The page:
I spent 12 years of my life in and among news reporters. So believe me when I say that if you exhibit courtesy and polite manners in your freelance business dealings, you definitely will be placed far above the rest of the pack. News reporters are the worst offenders in the etiquette game. (I've been elbowed in the ear more than once by aggressive reporters jockeying for an interview position in a press pack).

People want to do business with people who make them feel secure and who respect them. So how do you do that? Well, let me give you a first-hand example from my dealings this week:

I'm currently working on three major projects. One is due in two days. One is due on Monday (four days from now). One is due next Friday (10 days from now). I'm also working on five, quick-hit, very short, personal profile pieces for a client's Web site.  They are also due next Friday.

First, I always let my editors know how many projects I'm doing in addition to theirs. I let them know when these other projects are due. That way, if they email me and I'm in the middle of a phone interview and don't answer them immediately, they understand that I'm working on multiple projects simultaneously.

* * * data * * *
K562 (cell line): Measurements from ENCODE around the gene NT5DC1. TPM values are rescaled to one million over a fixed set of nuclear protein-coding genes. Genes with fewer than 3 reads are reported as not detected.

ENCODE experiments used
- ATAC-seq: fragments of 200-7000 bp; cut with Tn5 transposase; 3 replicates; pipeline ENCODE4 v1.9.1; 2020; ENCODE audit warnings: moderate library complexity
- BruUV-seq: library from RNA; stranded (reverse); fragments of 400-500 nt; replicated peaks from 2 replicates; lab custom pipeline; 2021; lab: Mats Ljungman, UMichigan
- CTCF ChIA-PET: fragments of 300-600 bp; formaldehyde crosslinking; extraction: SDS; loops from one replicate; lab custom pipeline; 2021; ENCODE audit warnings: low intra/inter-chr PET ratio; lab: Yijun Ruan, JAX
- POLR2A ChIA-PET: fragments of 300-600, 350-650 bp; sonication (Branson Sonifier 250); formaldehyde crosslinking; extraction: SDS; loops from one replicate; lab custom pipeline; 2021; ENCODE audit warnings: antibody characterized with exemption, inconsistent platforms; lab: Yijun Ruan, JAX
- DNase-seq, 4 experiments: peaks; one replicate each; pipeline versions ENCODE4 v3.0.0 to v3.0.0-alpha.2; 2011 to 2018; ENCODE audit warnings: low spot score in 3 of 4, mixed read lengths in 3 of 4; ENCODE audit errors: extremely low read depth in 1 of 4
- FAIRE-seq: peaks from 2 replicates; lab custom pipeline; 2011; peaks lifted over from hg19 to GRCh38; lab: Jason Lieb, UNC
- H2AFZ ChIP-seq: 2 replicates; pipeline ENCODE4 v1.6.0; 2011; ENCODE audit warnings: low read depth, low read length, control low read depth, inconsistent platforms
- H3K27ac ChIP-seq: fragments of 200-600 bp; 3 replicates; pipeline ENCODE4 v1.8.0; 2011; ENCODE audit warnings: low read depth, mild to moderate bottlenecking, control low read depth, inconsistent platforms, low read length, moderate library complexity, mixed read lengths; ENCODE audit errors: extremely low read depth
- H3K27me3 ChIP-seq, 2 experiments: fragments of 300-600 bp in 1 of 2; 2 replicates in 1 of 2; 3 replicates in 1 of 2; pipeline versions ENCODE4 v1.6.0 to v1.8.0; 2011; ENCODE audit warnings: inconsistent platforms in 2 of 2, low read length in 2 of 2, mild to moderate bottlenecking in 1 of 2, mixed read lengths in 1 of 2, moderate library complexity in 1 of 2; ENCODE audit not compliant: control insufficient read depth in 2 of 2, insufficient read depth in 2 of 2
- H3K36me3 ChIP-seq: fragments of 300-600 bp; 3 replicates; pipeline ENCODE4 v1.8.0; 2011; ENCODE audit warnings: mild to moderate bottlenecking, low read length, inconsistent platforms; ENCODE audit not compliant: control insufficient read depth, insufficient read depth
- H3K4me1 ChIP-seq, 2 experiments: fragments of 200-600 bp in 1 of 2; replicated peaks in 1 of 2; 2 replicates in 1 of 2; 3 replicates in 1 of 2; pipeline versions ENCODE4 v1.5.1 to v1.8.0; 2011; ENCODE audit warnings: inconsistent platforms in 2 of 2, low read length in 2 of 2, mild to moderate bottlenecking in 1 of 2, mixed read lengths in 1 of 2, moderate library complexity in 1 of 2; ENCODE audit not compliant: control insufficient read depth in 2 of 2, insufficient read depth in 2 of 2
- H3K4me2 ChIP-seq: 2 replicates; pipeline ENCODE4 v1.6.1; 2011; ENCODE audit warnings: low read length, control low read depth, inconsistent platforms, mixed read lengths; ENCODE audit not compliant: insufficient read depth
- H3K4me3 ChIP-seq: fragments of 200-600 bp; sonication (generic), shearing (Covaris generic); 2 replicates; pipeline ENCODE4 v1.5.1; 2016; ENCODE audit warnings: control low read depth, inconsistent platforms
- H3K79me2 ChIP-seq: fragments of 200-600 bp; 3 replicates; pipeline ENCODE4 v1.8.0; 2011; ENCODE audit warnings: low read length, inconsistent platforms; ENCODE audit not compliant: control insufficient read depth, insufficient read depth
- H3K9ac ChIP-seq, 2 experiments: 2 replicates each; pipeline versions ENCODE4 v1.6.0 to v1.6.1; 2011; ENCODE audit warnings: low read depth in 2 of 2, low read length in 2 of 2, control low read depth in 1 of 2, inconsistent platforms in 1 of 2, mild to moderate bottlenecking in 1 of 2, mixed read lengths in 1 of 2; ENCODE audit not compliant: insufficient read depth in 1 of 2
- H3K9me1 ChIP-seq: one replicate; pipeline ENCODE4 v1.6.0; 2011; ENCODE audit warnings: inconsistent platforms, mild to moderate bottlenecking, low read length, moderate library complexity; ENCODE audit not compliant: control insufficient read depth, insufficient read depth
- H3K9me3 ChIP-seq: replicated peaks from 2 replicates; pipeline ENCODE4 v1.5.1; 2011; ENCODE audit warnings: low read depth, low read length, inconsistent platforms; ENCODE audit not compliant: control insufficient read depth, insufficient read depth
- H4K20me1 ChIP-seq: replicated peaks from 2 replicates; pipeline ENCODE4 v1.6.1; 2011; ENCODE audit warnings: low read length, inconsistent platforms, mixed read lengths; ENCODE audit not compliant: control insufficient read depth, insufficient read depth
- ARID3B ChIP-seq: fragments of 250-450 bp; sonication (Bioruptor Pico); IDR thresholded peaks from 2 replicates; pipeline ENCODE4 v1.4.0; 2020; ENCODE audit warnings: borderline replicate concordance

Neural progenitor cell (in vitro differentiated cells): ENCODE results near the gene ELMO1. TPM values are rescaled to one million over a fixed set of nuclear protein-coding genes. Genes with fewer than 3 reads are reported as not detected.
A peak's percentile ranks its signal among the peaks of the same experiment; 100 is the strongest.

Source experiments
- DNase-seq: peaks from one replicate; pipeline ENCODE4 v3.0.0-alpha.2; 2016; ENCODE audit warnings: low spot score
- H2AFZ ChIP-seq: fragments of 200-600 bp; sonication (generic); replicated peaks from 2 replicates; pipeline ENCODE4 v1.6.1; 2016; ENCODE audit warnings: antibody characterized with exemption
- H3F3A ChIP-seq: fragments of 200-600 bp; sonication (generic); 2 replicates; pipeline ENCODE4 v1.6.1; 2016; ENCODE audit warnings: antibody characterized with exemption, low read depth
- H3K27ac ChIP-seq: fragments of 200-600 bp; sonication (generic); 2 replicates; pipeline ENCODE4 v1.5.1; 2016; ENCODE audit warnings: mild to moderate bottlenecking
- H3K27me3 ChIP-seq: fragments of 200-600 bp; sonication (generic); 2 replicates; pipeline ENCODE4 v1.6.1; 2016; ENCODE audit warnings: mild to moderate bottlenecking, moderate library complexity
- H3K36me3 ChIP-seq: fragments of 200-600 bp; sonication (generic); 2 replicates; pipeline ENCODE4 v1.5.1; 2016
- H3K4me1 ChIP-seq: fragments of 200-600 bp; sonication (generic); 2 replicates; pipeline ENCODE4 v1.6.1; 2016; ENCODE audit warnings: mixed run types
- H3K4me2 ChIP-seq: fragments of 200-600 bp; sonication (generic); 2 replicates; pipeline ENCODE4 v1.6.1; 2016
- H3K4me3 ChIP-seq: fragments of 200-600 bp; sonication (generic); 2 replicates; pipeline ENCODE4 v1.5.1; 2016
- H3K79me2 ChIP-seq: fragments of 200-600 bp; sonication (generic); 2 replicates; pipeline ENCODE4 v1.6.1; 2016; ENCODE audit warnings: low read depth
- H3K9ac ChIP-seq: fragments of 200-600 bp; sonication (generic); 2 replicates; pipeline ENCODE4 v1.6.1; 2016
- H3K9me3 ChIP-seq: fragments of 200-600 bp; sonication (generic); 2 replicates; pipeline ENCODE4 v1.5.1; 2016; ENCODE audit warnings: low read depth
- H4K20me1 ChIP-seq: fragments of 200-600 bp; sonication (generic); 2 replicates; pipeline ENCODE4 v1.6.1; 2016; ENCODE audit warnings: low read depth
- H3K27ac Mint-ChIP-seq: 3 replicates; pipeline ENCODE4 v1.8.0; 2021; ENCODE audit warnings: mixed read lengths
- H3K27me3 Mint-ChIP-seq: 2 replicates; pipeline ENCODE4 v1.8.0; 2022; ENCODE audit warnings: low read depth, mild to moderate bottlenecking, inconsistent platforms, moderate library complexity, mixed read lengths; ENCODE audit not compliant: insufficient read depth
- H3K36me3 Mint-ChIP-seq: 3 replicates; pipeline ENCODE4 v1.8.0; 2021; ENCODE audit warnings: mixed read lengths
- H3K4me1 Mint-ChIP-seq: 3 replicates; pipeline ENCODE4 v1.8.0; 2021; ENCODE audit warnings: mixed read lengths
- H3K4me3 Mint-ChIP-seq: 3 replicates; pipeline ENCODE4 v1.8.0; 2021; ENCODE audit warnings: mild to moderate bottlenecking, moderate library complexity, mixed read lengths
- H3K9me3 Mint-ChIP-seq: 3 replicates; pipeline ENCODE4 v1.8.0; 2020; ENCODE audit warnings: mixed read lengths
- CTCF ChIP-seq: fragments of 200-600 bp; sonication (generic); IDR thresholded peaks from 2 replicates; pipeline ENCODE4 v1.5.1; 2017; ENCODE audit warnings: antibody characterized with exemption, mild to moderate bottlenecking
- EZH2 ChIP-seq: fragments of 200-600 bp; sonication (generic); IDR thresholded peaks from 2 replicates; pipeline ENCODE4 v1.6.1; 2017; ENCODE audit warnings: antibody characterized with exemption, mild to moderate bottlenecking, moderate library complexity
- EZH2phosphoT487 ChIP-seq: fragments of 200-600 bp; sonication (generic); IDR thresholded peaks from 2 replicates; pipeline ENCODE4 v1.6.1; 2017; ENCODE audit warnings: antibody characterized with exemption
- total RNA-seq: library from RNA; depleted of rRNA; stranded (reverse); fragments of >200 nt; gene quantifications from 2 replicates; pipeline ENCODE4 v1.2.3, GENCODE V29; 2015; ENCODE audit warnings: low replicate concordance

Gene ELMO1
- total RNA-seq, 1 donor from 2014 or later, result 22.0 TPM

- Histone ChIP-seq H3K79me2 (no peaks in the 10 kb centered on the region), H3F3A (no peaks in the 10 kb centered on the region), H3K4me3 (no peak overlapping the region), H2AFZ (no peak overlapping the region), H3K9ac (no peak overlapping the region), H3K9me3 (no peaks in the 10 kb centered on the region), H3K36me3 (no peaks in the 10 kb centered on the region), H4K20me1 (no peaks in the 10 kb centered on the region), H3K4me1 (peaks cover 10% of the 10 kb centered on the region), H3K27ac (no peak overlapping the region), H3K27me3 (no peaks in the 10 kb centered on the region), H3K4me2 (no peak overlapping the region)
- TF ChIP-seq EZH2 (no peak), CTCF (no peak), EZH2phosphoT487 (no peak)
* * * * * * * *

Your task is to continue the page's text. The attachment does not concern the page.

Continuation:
Next, I send them periodic updates. Yesterday, I alerted the editor with the Monday deadline that I had another story to write up first, and then I would work on his, even if I had to write through the weekend. This morning, I alerted the editor whose story is due in two days that I had completed all interviews and that I was currently writing. Then I emailed the editor whose project is due next Friday, to tell her that 3/4 of my interviews are done and that everything is on schedule. Lastly, I emailed the client with the Web site to tell her that three of the five interviews are scheduled, and I'll keep her posted on when the other two finally occur.